Only 50 cents: The first program I purchased at the Coliseum in 1979.

I’d been going to matches at the Coliseum since January 29, 1979. For years, pulling into that fairgrounds parking lot and passing that rickety, wooden Zippin’ Pippin’ rollercoaster at the Liberty Land theme park next door gave me goose bumps in anticipation of the Mid-South mayhem ahead that evening. The 50-cent souvenir programs, the stale popcorn, the Cokes with the melted ice sold by vendors in the stands, Mrs. Guy Coffee chain-smoking at the gimmick table, the massive speaker contraption hanging directly over the ring (which I always envisioned snapping from its cables and squashing the wrestlers below), and the round-shaped ceiling with missing tiles (blown off during the annual Monster Truck and tractor-pull events), which seemed to provide nearly flawless acoustics for the fans’ cheers and jeers. After the matches, the snakelike lines getting out of the parking lot with drunken fans darting in front of our car was just as exciting. And if the heels had gone over in the main event, the irate fans could be even rowdier. Such childhood memories.

In Memphis, a minor-league sports graveyard, our home team was Lawler, a local who went from being a skinny high school kid to the Southern heavyweight wrestling champion in less than five years. (Which, where I grew up, pretty much made you a legend.) The home field was a bloodstained mat at the Coliseum that served as a stage to some of the most outrageous antics in the history of the business.

In the late ’70s, the joke was that if a pro sports franchise were ever to succeed in Memphis, they’d have to present pro wrestling matches at halftime. While short-lived franchises like the Grizzlies (World Football League) and the Rogues (North American Soccer League) folded because of poor attendance, Lawler’s battles with the likes of “Handsome” Jimmy Valiant, “Universal Heartthrob” Austin Idol and “Canadian Lumberjack” Joe LeDuc attracted an average of nearly 8,000 fans to the Coliseum every Monday night.

The term “Monday Night Wrestling” (pronounced “Rasslin’) was used in everyday conversation to describe any household, schoolyard or workplace ruckus. (“Calm down, y’all, this ain’t Monday Night Wrestling!”)

Years ago, I would have paid Jerry Lawler for this opportunity. I agreed to work the show for free.

Reportedly, Gene Okerlund was increasingly frustrated toward the end of his WCW run because Eric Bischoff wouldn’t have a TV outline completed until minutes before NITRO was to go live on the air. In Memphis Wrestling in 1996, 10 minutes would be considered advance planning. So I was shocked when Lawler wanted to go over the scenario for my Saturday introduction as his manager days in advance. The promotion hadn’t been able to reach an agreement with Beth Wade, the manager of the Mid-South Coliseum, (whom I believe Lawler often referred to as “Lady Satan,” former wrestler Cora Combs’s moniker under the hood) to affordably remain a tenant, so the arena’s infamous Monday Night Rasslin’ shows would be no more.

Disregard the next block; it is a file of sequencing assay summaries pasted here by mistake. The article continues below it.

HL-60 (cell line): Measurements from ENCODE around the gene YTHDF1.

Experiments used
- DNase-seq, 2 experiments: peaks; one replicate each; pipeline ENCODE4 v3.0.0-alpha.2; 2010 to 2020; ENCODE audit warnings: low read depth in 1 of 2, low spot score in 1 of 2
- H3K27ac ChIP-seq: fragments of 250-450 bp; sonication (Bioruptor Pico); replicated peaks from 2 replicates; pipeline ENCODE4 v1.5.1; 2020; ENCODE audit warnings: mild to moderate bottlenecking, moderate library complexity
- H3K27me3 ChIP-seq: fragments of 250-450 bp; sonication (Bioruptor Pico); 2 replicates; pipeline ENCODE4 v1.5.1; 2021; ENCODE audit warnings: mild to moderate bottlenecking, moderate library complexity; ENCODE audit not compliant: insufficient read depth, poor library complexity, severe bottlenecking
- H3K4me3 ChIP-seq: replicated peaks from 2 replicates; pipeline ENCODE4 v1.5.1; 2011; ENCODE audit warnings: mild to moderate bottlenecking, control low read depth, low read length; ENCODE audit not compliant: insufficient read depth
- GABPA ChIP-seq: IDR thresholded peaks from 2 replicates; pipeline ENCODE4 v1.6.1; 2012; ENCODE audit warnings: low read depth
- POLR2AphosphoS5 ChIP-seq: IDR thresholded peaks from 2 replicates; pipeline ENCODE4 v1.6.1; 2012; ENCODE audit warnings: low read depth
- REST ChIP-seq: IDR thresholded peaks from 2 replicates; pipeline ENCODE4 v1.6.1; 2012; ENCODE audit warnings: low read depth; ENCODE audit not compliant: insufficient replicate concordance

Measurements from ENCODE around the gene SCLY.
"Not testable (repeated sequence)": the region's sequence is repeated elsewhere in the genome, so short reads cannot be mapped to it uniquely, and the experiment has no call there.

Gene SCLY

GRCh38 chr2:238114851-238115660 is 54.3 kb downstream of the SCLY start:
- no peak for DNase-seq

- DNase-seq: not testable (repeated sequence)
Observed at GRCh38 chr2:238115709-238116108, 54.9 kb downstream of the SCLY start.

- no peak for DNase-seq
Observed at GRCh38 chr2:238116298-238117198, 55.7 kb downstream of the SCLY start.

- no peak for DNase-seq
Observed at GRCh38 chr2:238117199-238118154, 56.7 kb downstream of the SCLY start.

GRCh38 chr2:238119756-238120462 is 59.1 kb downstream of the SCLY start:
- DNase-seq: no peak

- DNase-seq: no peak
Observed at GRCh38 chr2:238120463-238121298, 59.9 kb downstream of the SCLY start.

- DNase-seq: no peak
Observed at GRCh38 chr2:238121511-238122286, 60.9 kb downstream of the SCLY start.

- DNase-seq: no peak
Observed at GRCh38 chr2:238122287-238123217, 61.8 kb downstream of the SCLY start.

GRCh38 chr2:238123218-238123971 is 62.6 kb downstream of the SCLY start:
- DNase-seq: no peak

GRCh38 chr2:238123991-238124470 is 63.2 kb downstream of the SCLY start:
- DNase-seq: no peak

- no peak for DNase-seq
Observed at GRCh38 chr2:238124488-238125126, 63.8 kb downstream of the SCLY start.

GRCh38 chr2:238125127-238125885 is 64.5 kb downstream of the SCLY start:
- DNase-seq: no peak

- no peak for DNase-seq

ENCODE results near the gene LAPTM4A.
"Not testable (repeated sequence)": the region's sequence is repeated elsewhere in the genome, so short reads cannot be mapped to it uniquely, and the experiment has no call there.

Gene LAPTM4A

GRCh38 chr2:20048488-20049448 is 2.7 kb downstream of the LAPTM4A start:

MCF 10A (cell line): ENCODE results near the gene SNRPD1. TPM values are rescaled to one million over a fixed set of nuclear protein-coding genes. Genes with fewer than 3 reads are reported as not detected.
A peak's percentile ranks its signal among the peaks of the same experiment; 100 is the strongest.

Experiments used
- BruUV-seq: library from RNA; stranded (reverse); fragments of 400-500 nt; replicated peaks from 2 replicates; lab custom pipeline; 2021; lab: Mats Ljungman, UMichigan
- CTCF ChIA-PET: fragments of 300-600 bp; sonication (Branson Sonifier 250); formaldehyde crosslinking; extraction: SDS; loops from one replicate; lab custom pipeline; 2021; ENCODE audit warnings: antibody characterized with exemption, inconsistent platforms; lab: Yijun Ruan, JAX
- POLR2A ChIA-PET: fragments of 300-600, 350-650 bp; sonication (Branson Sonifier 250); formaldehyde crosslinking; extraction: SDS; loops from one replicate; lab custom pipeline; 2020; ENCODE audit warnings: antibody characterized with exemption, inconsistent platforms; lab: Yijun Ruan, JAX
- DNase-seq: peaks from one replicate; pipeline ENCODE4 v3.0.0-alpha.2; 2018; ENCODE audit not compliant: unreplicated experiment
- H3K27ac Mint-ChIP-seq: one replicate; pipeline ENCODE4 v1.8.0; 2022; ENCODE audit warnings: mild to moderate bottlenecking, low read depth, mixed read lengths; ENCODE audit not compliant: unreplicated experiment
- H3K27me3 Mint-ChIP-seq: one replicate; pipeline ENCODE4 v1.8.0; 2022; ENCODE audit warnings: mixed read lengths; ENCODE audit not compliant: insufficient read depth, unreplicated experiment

To promote the “Last Blast at the Coliseum,” Lawler wanted to book announcer Lance Russell to be directly involved in a bout for the first time in years. Past run-ins with Lance had been booked only sparingly, usually to great effect. The Dream Machine (the late Troy Graham) grabbed Lance by his Baxter Suit lapels after the announcer aired a highlight reel of the Dream set to the song Alley Oop. A few years later, Jimmy Hart dumped a bag of flour over Russell’s head in the Mouth of the South’s last appearance in the studio. And Lance officiated a bout in 1976 between Lawler and the Mongolian Stomper (Archie Goldie). But this was to be the first time Lance would be in someone’s corner, in this case Cyber Punk Fire (PG-13’s Wolfie D under a hood).

Though perhaps not as threatening as the Dream’s attack on Russell years earlier, I antagonized the announcer throughout the show, interrupting his opening segment. (“You’re gonna have a Last Blast at the Coliseum without Scott Bowden? I nearly jumped out of my Cole Haan shoes when I heard that!”) Later, Russell was disgusted as Lawler introduced me as his new manager, prompting me to tell him to “keep his big nose out of it.” Minutes later, Lance was preparing to show highlights of a classic encounter at the Coliseum in the 1970s: the Stomper vs. Lawler. I pushed him aside, grabbed the microphone and introduced the clip as “one of Lawler’s greatest victories.” Of course, the match ended with Lawler getting pinned, sending me over the edge. After I got in his face again, Lance was so teed off that threatened to come after me with a golf club Monday night.

The stakes were high: Punk’s mask was on the line, and if he was revealed to be Wolfie, whom I had run out of town months before in a loser-leaves-town bout, he’d be suspended indefinitely.